Feature

Prior authorizations for infusibles cause delays, toxicities


 

FROM ARTHRITIS CARE & RESEARCH

Rheumatologist Zachary S. Wallace, MD, knew just how prior authorization requirements were impacting his staff time and work flow when he embarked on a study several years ago. Managing authorizations for infusible medications alone was about to become a full-time job for one of the administrative assistants in the rheumatology unit at Massachusetts General Hospital in Boston.

Dr. Zachary S. Wallace

His research questions concerned patients. “There’s a lot of talk about how much onus prior authorization requirements put on providers and the practice,” Dr. Wallace said. ”I was interested in understanding what impact [these requirements] have on patients themselves.”

Dr. Wallace led a review of the EHRs of 225 patients for whom an infusible medication such as rituximab and infliximab was ordered by 1 of the 16 physicians in the rheumatology unit between July 2016 and June 2018. The findings – that patients who needed prior authorizations for infusible medications had a significantly longer time to treatment initiation and higher prednisone-equivalent glucocorticoid exposure – were reported online in Arthritis Care & Research.

Among patients whose authorizations were initially denied, these differences were “pretty drastic,” Dr. Wallace said. The median time to receiving a first infusion was 50 days, compared with 27 days when permission was not required, and glucocorticoid exposure during the 3 months following the request was 605 mg versus 160 mg.

Among patients whose authorizations were not denied, the median time to first infusion was 31 days, compared with 27 days when authorization was not required, and the mean glucocorticoid exposure over 3 months was 364 mg versus 160 mg.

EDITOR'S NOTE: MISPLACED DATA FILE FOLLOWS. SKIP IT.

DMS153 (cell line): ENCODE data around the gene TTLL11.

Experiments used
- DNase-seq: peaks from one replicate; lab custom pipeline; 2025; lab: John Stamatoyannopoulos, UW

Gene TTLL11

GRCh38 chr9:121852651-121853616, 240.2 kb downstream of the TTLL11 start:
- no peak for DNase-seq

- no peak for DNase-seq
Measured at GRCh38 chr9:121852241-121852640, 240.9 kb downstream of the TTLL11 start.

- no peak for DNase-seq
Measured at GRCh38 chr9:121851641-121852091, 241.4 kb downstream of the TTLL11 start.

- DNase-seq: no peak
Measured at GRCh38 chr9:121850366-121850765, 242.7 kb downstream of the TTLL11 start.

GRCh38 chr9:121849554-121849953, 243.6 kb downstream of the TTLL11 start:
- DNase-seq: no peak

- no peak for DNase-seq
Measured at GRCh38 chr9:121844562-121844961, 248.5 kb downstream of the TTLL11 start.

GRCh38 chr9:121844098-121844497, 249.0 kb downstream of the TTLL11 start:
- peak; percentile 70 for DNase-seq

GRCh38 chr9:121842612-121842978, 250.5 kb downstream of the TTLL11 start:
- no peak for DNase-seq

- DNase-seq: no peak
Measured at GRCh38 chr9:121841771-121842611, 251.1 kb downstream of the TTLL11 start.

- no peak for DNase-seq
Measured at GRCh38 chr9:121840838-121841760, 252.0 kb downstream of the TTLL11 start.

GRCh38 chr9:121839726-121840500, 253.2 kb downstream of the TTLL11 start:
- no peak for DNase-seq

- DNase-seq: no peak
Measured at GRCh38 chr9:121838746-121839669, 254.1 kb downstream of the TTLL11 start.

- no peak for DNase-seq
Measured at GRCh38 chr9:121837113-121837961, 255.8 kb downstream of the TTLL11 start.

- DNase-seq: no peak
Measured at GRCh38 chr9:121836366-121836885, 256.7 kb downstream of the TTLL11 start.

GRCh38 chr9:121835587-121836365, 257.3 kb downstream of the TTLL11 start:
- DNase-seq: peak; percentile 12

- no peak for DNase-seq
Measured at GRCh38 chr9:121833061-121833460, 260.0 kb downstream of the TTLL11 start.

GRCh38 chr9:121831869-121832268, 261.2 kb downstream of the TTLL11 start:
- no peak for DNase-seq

“I hope that our findings will help facilitate discussions with insurance providers, pharmacy benefit managers, and state and federal legislators about the need to address the impact that prior authorization requirements have on patients and providers,” said Dr. Wallace, also of the clinical epidemiology program in the division of rheumatology, allergy and immunology at Massachusetts General, and an assistant professor of medicine at Harvard Medical School, Boston.

Of the 225 patients for whom an infusible medication was ordered, 71% required preauthorization. Of these, 79% were approved and 21% were denied after the first request. And in a finding that Dr. Wallace called “somewhat surprising,” 82% of the authorizations originally denied were approved after appeal.

All told, prior authorizations for infusible medications were eventually approved in all but a small number of cases. “We go through all this effort to get these prior authorizations approved, and 96% of the time, they were ultimately approved,” he said in an interview.

Dr. Christopher Phillips, a community rheumatologist in Paducah, Kentucky, who serves as chair of the insurance subcommittee of the American College of Rheumatology's Committee on Rheumatologic Care

Dr. Christopher Phillips

Christopher Phillips, MD, a community rheumatologist in Paducah, Ky., who serves as chair of the insurance subcommittee of the American College of Rheumatology’s committee on rheumatologic care, said the findings “give further credence” to rheumatologists’ concerns. “We know [from our own experiences] that prior authorizations delay care, and we know that delays can cause harm to patients. We now have hard data backing up this assertion.”

Regarding the high number of authorization approvals, “there’s an argument to be made that for certain treatments and certain conditions where the success rate of appeals is high enough, you shouldn’t be subjecting these treatments to these [preauthorization] policies,” he said.

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